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Feral hogs are potentially plentiful table fare

Posted: December 29, 2012 - 2:37pm

Arkansans, or many of us at least, are well aware of the potential of good eating that is in our outdoors — deer, squirrel, rabbits, ducks, geese and more. This is in addition to an appealing variety of fish.

And there are feral hogs, many of them. Too many of them.

Debate comes forth about the use of these critters on the dinner table, but more and more Arkansas hunters and their families are partaking of lean feral, or wild, hog meat in assorted forms.

Feral hog meat comes with no governmental health certification. But neither does deer or squirrel meat. Feral hogs can carry scary diseases like swine brucellosis, pseudorabies and hog cholera. Thorough cooking eliminates these dangers, the experts concede.

Outside of these red flags is the abundancy of feral hogs — many thousands of them in southern Arkansas and many hundreds in other parts of the state. Feral hogs are now found in all 75 Arkansas counties.

All right, you shoot or trap and kill a feral hog. What comes next?

Stephen Halter of Enola was on a deer hunt recently in Cleburne County when a hog showed up. He shot it.

“I dressed it out like I do a deer,” said Halter, who has had previous experience with feral hogs in southern Arkansas.

He got the hog, a modest sized one, back to camp where there was a cleaning rig, a hoist with a gambrel which lifts animals by the hind legs. This is much more efficient than skinning them out on the ground.

Halter had gutted the hog, so he skinned it, again “like I would a deer.” Then he cut out the backstraps, roasts and other choicer pieces with the remainders saved for stew meat or ground meat. He did not use this hog’s meat for sausage making, although this is a final destination for many Arkansas feral hogs.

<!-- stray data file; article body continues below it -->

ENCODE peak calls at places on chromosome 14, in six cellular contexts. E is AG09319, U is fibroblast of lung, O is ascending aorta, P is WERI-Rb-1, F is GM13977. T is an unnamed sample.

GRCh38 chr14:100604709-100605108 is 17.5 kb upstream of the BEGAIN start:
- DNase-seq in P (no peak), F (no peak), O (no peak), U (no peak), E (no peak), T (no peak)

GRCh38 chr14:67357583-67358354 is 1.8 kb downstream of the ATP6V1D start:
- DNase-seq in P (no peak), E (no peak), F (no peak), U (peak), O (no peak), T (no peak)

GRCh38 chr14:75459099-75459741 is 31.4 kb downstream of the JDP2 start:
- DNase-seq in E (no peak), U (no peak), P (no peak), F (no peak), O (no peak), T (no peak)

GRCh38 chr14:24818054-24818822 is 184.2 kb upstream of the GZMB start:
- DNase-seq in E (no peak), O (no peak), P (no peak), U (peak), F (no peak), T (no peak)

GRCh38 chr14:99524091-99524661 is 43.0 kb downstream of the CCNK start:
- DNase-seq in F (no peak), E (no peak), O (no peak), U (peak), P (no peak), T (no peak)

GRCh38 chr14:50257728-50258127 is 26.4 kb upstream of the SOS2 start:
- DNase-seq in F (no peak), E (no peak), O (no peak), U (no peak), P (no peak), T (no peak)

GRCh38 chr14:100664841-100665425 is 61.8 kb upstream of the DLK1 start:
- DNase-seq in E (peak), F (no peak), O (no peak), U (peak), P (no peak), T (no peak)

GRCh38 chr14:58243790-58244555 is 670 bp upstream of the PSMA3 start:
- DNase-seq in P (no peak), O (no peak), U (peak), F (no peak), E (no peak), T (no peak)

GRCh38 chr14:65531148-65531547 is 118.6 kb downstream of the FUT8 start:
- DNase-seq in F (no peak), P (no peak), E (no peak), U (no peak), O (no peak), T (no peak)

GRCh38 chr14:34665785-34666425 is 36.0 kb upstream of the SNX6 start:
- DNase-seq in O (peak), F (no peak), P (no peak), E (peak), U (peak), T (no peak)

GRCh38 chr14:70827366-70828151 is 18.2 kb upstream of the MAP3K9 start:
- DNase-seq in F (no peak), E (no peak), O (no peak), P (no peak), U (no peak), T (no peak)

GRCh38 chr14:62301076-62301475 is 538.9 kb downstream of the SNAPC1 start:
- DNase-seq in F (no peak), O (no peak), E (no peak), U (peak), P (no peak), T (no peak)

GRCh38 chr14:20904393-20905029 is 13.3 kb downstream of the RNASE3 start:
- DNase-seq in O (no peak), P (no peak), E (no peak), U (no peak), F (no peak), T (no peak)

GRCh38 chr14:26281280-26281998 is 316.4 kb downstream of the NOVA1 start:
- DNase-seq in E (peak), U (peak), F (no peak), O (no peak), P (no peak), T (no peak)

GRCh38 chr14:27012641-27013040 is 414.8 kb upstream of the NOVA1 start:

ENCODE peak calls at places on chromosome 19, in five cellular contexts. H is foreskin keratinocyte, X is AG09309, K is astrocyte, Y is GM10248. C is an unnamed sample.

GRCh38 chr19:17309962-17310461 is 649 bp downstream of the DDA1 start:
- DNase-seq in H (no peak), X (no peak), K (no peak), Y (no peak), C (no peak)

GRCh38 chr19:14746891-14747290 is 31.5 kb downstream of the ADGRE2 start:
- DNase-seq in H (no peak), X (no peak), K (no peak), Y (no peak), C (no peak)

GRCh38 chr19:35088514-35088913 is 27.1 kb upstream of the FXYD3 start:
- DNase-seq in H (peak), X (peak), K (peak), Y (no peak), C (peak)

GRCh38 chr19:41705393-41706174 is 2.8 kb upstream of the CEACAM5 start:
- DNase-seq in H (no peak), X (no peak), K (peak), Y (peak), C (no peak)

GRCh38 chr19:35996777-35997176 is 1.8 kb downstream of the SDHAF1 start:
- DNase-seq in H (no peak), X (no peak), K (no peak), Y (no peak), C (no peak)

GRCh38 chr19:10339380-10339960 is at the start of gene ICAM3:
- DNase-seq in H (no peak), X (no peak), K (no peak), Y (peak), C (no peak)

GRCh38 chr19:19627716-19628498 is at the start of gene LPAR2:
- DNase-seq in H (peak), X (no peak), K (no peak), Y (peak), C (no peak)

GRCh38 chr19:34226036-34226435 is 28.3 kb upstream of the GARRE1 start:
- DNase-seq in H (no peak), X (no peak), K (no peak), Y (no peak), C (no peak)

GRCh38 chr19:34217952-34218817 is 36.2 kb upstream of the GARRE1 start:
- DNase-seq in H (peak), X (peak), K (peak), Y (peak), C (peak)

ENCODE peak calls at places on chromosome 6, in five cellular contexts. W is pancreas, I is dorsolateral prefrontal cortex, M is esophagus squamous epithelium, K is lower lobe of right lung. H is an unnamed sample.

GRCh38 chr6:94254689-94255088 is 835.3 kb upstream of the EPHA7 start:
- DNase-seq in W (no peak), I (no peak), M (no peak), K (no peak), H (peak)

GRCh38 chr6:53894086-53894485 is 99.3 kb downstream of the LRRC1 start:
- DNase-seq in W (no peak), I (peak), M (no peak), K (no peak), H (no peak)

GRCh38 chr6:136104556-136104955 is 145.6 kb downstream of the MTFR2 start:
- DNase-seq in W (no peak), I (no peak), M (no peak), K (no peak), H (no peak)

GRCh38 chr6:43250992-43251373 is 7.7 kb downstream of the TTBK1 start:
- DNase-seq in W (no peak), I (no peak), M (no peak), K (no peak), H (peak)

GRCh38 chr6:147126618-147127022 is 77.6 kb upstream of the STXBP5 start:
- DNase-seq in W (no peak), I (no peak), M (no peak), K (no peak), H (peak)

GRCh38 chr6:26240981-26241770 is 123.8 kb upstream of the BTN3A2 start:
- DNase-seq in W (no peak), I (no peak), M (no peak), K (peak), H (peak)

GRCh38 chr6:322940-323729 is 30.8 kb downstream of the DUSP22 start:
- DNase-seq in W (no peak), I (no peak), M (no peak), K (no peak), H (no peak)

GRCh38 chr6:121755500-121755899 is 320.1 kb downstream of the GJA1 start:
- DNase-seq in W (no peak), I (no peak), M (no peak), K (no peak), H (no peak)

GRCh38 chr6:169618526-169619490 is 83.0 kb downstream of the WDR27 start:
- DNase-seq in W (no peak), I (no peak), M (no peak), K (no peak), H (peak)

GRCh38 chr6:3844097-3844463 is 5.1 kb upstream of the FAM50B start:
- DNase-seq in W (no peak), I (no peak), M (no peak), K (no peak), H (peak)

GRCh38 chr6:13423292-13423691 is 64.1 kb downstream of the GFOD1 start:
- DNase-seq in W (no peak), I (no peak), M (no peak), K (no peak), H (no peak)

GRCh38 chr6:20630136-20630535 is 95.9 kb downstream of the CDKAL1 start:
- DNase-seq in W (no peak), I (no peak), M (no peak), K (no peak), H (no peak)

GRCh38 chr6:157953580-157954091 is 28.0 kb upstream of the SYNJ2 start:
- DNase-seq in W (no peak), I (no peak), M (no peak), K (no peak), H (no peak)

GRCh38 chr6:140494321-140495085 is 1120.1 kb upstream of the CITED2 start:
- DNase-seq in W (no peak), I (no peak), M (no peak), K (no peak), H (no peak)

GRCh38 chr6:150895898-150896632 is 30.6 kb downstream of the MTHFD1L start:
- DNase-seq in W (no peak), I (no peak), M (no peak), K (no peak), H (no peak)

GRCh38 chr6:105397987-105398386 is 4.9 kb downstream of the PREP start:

Feral hogs are much leaner than domestic hogs. The abundant fat associated with the latter is present only in small amounts with the feral hogs.

Halter said another method some Arkansans use with feral hogs is to strip the hide. This means making long shallow cuts a couple of inches apart then pulling off the hide in strips.

Arkansas Hunters Feeding the Hungry is a program in which hunters’ meat can be channeled to needy families. All the meat, mostly deer, is processed into ground meat then distributed through food banks all over the state.

“Yes, we take feral hogs when we can get them,” said Ronnie Ritter of Hot Springs, the head of Hunters Feeding the Hungry. “We like to get a bunch of hogs at one time, though.”

The organization operates with a network of meat processors across Arkansas, and not all of these processors work with feral hogs. Many do, though.

As with deer, a hunter can bring a freshly killed carcass to a participating processor and donate it to Hunters Feeding the Hungry. Ducks and geese are also taken by Hunters Feeding the Hungry.

If the donating hunter can chip in a little money, that is a help too.

These participating meat processors are business operations, and if the funds are short for Hunters Feeding the Hungry to pay even a reduced processing charge, the program suffers, and good, healthful meat can’t get to less fortunate people who could certainly use it.

A suggestion for someone who may kill a feral hog is to do a little homework in advance. If you don’t want to butcher it yourself, find a friend or a neighbor who will help. Or find a meat processor who will take hogs.

Joe Mosby is the retired news editor of the Arkansas Game and Fish Commission and Arkansas’ best known outdoor writer. His work is distributed by the Arkansas News Bureau in Little Rock. He can be reached by e-mail at jhmosby@cyberback.com.

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